As part of your spring planning – and planting – also include ideas for next winter’s landscape.
A few tips when planning a garden for the winter:
First, create an evergreen backdrop so that when deciduous shrubs and trees shed their leaves in the fall, your beds will still have “bones,” or structure, to provide screen, height and visual interest.
Next, reassess the importance of curb appeal. While street aesthetics matter, it’s not the only view: the person who sees the garden the most is you.
Consider where you spend your time. Do you work from a home office? Is there a window above the kitchen sink? Study the view and plan the interior garden. When selecting plants, evaluate how their berries, bark, and bare stems will improve your eyesight.
Some plants with the best winter interest are not very interesting in the summer. But tolerating the ho-hum redtwig dogwood (Cornus alba) during the growing season will reap bright red stems that shut down circulation over winter. So will the American beauty berry (Callicarpa americana), a bushy native to the southeastern United States whose brilliant purple berries hang down all winter — or until the birds eat them.
Winter holly (Ilex verticiallata), another North American native, sports a profusion of red berries that are a feast for the senses, as well as birds. Plant one male for every six to eight female plants to ensure they produce fruit.
Witch hazel and shrubs are beautiful in winter. The bare branches of the Aurora variety bear large yellow acorn-like flowers beginning in mid-winter, followed almost immediately by my favorite cultivar, Jelena, which seems to burst with red and orange blooms. Two others – Ruby Glow and Strawberries and Cream – live up to their names.
Heathers (Calluna vulgaris) are cold-hardy evergreens with flat, scale-like foliage that changes color as the weather cools. Wickwar’s flame transforms copper; Firefly evolves from chartreuse to orange through the seasons, landing a spectacular brick red hue in winter. Heathers (Erica carnea), also evergreen but with needled foliage, have bell-shaped flowers that bloom from winter to spring. Favorite varieties include springwood rose and furzey.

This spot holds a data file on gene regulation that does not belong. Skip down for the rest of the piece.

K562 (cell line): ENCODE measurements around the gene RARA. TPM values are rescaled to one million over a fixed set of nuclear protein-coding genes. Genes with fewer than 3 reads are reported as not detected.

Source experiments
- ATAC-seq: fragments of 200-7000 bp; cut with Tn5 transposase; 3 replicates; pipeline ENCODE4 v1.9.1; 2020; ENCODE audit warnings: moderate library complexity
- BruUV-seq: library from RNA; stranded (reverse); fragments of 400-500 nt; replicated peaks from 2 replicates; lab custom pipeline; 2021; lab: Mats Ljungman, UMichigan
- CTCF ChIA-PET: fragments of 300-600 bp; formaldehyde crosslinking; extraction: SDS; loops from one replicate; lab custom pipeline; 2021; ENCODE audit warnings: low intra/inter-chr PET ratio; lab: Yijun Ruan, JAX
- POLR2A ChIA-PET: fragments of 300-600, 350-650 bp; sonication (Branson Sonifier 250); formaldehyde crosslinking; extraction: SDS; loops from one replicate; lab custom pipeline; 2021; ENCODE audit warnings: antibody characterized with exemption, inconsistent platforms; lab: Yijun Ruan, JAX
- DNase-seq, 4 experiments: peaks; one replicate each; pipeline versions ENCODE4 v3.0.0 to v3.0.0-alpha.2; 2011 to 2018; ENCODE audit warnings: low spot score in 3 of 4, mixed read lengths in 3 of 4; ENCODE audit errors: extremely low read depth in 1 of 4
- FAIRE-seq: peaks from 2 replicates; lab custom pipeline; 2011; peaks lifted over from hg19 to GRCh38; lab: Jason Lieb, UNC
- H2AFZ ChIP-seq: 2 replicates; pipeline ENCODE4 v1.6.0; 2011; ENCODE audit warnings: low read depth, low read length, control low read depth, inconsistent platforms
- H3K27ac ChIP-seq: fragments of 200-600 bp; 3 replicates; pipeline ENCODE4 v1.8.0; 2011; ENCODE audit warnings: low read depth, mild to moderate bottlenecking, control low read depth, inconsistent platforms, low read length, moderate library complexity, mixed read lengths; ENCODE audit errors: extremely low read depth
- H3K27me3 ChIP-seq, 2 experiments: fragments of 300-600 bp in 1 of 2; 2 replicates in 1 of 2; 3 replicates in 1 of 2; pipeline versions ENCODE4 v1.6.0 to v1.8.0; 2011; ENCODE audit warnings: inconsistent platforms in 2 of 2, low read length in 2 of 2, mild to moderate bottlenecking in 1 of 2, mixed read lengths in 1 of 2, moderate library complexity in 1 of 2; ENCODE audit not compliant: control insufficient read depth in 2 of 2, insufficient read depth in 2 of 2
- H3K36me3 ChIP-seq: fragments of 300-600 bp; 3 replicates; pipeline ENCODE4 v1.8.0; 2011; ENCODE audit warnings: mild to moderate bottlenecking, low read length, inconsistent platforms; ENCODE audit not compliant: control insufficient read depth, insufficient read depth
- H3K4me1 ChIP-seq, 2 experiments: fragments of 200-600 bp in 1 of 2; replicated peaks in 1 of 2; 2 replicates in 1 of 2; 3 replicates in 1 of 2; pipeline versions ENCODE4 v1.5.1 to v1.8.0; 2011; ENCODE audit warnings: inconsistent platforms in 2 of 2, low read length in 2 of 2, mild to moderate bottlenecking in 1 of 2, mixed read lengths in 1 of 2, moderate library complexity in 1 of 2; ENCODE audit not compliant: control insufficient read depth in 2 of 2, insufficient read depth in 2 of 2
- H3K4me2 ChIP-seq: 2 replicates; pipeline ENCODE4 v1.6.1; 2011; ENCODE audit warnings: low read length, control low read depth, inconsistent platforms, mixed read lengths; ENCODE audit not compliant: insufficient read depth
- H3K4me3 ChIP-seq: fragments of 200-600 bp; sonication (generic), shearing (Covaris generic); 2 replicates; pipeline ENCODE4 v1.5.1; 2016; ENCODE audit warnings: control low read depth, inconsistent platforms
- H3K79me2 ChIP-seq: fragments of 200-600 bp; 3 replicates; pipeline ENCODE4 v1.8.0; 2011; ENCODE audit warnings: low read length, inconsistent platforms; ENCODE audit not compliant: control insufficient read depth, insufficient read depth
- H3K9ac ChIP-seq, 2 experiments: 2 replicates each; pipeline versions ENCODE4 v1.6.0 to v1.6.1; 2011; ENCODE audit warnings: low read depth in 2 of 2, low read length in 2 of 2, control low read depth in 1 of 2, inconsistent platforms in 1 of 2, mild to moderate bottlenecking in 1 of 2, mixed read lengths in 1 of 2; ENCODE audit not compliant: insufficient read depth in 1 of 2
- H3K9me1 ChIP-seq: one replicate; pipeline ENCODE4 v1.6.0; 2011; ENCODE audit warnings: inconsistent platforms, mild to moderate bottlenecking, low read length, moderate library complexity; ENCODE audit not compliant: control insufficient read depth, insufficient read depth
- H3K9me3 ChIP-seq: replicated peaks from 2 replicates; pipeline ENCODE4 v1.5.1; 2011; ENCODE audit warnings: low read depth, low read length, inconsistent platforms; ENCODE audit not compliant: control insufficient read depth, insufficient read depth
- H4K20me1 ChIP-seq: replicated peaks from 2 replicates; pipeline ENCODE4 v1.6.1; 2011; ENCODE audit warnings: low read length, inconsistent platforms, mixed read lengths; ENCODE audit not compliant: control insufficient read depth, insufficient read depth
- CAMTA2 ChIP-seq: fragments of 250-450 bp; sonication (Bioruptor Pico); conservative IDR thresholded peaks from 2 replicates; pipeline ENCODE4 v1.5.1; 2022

The white flowers of the Christmas rose (Helleborus niger) usually open in late fall; The Lenten rose (Helleborus orientalis), available in white, pink, purple and almost black, begins its show in late winter.
Camellia (Camellia japonica), known as “the queen of winter flowers”, has an unfair reputation as a diva. Although susceptible to fungal diseases and scale insects, the late fall bloomer is easy to grow. The species includes varieties with white, pink, red, yellow and lavender flowers.
Its cousin, Camellia sasanqua, blooms pink or white from late fall and has fewer pest and disease problems. As with all plants, select varieties that will thrive in your climate; Hardiness zone information is usually included in catalog descriptions and on plant labels at the nursery.
Trees with eye-catching bark can also steal the show. That of the paperbark maple (Acer griceum) peels off in leaves to reveal bands of cinnamon-colored bark underneath. And paper birch (Betula papyrifera) offers four seasons of interest, with attractive yellow fall foliage, hanging spring catkins, and smooth bark that begins to peel when the tree is about three years old. River birch (Betula nigra) is a fast-growing, multi-stemmed tree whose bark also curls and peels as it ages.
Crepe myrtles (Lagerstroemia), darlings of the Mid-Atlantic and Southeast Corridor from Virginia to the Carolinas, have been bred to withstand cooler climates in recent years. Natchez, a cold-tolerant cultivar with white flowers hybridized to resist powdery mildew, entertains winter with smooth, cow-patterned bark. And as the black cherry (Prunus serotina) ripens, its rind takes on a unique appearance of burnt potato chips.
However, plants are not the only eye candy in the winter garden. Consider wildlife. A hanging bird feeder seen from inside the house can have a calming effect on anyone. Place a bird feeder outside the windows of the children’s room and the children will experience stress relief without even realizing it.
And to feed this wildlife, save the cleaning for spring. The wispy seed heads of depleted perennials and the rustling, straw-like sprigs of abandoned ornamental grasses not only lend height and interest to what might otherwise be a flat, barren landscape, but they also have a goal.
Grasses such as bluestem, brook grass and sea oats, left standing until spring, help insulate the roots and provide shelter for hibernating wildlife and insects. The dry seed heads beautify flowerbeds and borders, especially when snow covers them, and they provide a source of food for hungry birds.
However, there are certain plants that gardeners should remove in the fall. Hosta, a favorite winter refuge of overwintering slugs, should be cut down when it wilts, as should the iris, which often harbors borer eggs. Other candidates for the seasonal log are perennials susceptible to downy mildew diseases, such as lemon balm, peony, and phlox, as well as any plants that showed signs of disease during the last growing season.
Plant early-flowering bulbs in the fall to take advantage of sunny winter spots that are too shady for summer blooms. Snowdrops (Galanthus nivalis), Siberian squill (Scilla tubergeniana) and spring snowflake (Leucojum verum) thrive under bare trees in late winter. And winter aconite (Eranthis hyemalis) lays a yellow carpet over bare ground or dormant lawn waiting for the onset of spring.
Jessica Damiano writes regularly about gardening for The Associated Press. A master gardener and educator, she writes The Weekly Dirt newsletter and creates an annual wall calendar of daily gardening tips. Send her a note at [email protected] and find her at jessicadamiano.com and on Instagram @JesDamiano.